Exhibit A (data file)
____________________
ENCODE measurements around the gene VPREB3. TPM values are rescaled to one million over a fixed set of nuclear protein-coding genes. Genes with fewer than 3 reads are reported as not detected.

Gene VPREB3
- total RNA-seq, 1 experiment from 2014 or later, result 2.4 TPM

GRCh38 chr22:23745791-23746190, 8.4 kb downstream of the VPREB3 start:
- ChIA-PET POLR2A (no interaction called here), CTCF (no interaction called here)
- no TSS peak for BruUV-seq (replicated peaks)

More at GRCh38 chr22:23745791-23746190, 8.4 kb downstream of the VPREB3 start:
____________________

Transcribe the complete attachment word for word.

ENCODE measurements around the gene VPREB3. TPM values are rescaled to one million over a fixed set of nuclear protein-coding genes. Genes with fewer than 3 reads are reported as not detected.

Gene VPREB3
- total RNA-seq, 1 experiment from 2014 or later, result 2.4 TPM

GRCh38 chr22:23745791-23746190, 8.4 kb downstream of the VPREB3 start:
- ChIA-PET POLR2A (no interaction called here), CTCF (no interaction called here)
- no TSS peak for BruUV-seq (replicated peaks)

More at GRCh38 chr22:23745791-23746190, 8.4 kb downstream of the VPREB3 start: